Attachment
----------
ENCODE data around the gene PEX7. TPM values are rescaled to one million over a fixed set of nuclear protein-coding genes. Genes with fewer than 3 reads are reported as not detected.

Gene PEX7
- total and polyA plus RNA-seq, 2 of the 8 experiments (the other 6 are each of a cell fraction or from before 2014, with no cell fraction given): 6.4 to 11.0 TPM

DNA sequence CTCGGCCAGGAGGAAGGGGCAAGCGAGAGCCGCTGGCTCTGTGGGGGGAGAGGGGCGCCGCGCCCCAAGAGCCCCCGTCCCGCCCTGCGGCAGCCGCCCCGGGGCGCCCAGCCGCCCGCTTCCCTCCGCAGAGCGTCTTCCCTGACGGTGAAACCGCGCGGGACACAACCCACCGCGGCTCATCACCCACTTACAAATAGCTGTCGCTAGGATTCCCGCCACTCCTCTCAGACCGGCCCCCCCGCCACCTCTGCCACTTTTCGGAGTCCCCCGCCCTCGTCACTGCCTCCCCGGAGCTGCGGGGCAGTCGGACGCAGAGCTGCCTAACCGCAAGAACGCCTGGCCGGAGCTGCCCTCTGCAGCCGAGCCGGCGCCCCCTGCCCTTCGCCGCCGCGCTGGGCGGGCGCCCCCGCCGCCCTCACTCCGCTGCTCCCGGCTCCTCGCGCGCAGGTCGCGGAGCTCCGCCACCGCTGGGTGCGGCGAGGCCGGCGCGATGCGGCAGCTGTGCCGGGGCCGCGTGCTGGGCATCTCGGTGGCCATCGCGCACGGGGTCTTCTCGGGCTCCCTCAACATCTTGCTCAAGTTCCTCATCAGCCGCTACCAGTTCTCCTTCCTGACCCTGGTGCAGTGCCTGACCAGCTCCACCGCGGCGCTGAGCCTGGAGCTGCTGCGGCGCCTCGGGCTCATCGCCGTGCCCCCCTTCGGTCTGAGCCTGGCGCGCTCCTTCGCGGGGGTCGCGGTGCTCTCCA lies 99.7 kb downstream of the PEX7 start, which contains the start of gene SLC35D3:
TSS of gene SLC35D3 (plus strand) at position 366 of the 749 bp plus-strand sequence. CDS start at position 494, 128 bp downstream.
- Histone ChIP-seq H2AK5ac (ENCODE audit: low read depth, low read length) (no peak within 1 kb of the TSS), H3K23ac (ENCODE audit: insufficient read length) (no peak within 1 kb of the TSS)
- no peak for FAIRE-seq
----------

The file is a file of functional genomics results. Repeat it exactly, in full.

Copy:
ENCODE data around the gene PEX7. TPM values are rescaled to one million over a fixed set of nuclear protein-coding genes. Genes with fewer than 3 reads are reported as not detected.

Gene PEX7
- total and polyA plus RNA-seq, 2 of the 8 experiments (the other 6 are each of a cell fraction or from before 2014, with no cell fraction given): 6.4 to 11.0 TPM

DNA sequence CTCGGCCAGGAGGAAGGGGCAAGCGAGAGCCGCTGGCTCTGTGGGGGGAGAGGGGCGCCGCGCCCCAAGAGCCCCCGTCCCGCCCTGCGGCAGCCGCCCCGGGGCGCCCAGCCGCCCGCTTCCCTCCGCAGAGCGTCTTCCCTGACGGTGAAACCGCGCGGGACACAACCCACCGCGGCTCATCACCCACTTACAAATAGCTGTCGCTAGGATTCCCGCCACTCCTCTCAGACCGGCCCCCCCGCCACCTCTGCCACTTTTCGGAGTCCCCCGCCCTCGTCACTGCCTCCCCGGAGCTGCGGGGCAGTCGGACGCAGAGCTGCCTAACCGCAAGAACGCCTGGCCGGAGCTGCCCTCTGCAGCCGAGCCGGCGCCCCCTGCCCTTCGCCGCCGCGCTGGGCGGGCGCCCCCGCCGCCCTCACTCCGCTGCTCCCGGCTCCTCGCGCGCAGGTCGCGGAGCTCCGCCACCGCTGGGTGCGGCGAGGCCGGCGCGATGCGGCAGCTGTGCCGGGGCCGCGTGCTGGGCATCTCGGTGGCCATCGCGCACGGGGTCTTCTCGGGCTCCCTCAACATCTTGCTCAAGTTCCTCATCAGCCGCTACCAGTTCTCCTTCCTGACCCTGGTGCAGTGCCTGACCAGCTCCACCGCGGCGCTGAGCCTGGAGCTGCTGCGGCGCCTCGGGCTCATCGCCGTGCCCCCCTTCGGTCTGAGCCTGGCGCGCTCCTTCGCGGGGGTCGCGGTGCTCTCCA lies 99.7 kb downstream of the PEX7 start, which contains the start of gene SLC35D3:
TSS of gene SLC35D3 (plus strand) at position 366 of the 749 bp plus-strand sequence. CDS start at position 494, 128 bp downstream.
- Histone ChIP-seq H2AK5ac (ENCODE audit: low read depth, low read length) (no peak within 1 kb of the TSS), H3K23ac (ENCODE audit: insufficient read length) (no peak within 1 kb of the TSS)
- no peak for FAIRE-seq